In the interpreting sector of language services, one of the two most popular methods is consecutive interpreting. In consecutive interpreting, the interpreter or the language services provider (if they are the ones supplying the interpreting equipment) does not need complex planning or specialist equipment. In this interpreting method, the interpreter waits for the speaker to pause before repeating what has been said in the specific language.
Consecutive interpreting is substantially cheaper than the other popular method, simultaneous interpreting, but it is not considered as real-time delivery because of the pauses the speaker has to make to allow the interpreter to translate.
Consecutive interpreting takes time
The interpreter waits for the speaker to finish saying a sentence or a short paragraph before translating what the speaker just said. Because it is a talk and pause method, the interpretation takes longer than simultaneous interpreting.
It does break the meeting's rhythm, but that is the nature of consecutive interpreting. In simultaneous interpreting, the interpreter is inside a soundproof booth. He or she listens to what the speaker is saying through a headset. There are only a few seconds' gap before the interpreter starts to speak in the target language, so the delivery of the translation of the speech is in real time.
In consecutive interpreting, the speeches are divided into several segments. The interpreter typically stands or sits beside the speaker, listening to what is being said and taking notes while the speaker finishes the segment.
Requirements for consecutive interpreting
When the speaker stops speaking, the interpreter then renders the portion of the message or the entire message, depending on how it was delivered, into the target language. If the speaker talks in a sentence or two, it is easier for the interpreter to translate. However, when the speaker talks longer, the interpreter has to take notes in order to deliver the message accurately.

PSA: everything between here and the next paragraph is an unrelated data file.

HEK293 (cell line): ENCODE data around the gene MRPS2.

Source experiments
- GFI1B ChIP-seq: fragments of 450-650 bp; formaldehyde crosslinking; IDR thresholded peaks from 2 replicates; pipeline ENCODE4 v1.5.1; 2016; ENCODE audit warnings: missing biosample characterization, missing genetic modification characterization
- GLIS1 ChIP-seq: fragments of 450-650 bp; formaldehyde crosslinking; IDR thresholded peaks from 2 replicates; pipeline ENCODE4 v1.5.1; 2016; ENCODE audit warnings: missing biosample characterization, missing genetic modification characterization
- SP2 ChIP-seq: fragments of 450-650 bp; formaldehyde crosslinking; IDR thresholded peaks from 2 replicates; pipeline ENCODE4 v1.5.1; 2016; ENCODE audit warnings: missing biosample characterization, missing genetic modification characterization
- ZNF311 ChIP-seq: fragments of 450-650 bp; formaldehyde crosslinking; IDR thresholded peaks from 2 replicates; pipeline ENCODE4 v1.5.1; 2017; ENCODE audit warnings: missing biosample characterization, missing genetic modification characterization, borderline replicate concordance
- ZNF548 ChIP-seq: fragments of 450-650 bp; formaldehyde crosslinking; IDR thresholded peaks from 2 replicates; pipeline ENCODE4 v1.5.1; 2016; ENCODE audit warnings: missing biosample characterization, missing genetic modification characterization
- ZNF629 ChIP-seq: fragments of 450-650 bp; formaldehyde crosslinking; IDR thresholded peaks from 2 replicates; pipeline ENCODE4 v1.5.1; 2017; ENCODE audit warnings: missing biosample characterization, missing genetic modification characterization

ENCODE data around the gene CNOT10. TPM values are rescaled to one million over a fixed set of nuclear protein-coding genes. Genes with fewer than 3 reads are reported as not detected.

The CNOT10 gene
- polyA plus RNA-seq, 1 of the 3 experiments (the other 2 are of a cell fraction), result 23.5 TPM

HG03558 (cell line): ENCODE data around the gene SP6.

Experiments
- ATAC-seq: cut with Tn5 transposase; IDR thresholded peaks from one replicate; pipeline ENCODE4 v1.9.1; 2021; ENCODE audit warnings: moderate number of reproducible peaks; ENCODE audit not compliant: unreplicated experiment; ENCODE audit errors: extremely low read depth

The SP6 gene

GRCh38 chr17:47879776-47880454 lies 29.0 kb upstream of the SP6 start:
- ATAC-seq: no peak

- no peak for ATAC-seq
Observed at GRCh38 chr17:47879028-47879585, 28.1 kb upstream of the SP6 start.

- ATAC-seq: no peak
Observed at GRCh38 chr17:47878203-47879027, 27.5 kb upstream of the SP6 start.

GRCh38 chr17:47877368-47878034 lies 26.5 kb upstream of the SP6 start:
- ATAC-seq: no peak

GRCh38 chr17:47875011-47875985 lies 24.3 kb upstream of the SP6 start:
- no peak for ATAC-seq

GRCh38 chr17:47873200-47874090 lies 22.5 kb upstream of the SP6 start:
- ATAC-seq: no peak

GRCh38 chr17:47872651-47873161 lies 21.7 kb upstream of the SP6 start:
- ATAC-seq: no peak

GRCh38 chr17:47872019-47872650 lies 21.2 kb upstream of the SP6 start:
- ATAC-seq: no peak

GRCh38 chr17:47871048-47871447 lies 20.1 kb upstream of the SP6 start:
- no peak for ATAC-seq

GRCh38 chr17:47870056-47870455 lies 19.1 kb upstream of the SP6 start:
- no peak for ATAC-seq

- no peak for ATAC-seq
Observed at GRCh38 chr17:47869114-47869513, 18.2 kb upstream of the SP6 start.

A speaker can talk for five minutes before pausing. A consecutive interpreter has to have an excellent memory aside from being fluent in the source and target languages. Moreover, the interpreter needs excellent note-taking skills. They use a special note system, wherein they use symbols to represent words that denote emphasis, negation, entailment, consistency and more. More often, the consecutive interpreter is required to recreate, rather than memorize, the meaning of the speech.
A client has to brief the consecutive interpreters thoroughly before the project starts. They should have the background information about the speaker, the theme of the event, the company and the products. It is essential to provide the interpreters with the drafts of the speeches and brief them if there are special vocabulary, terminologies and other vital information the client or the speaker requires. The more background information the interpreter receives, the more accurate the interpretation will be.
Advantages of simultaneous interpretation
In consecutive interpretation, the interpreter may not have all the text, but he or she should have the majority of it. Even if the interpreter's delivery of the information is not complete, it is essential that the message he or she delivers can stand alone, when needed.
Consecutive interpretation is advantageous when used to render speeches, press conferences, training activities, job interviews and court witness testimonies. However, it is vital that the interpreters should have all the necessary information beforehand to get the whole idea.
Consecutive interpretation is a classic form of interpretation. It does not require special equipment like the ones used by simultaneous interpreters such as soundproof interpreter's booths, interpreter consoles, headphones and microphones. The overhead cost is lower when consecutive interpreting is used.
Consecutive interpreting is less demanding than simultaneous interpreting. The client can use one consecutive interpreter for a small conference, training or seminar that only requires interpretation into one target language. This situation is all right if the event is below two hours. However, if the event will discuss technical and tough subject matters, it is best to have two interpreters.
If the event schedule is for more than two hours, the organizer should provide two consecutive interpreters to work alternately.
What makes it easier for a consecutive interpreter is that he or she already has the summary of the message. Thus, it is faster to adapt the translation of the speech to the proper context. While listening to the speaker, the interpreter has the chance to reformulate what is being said based on the context, in order to deliver the message more naturally. Of course, the interpreter still needs to understand the entire speech and take down good notes.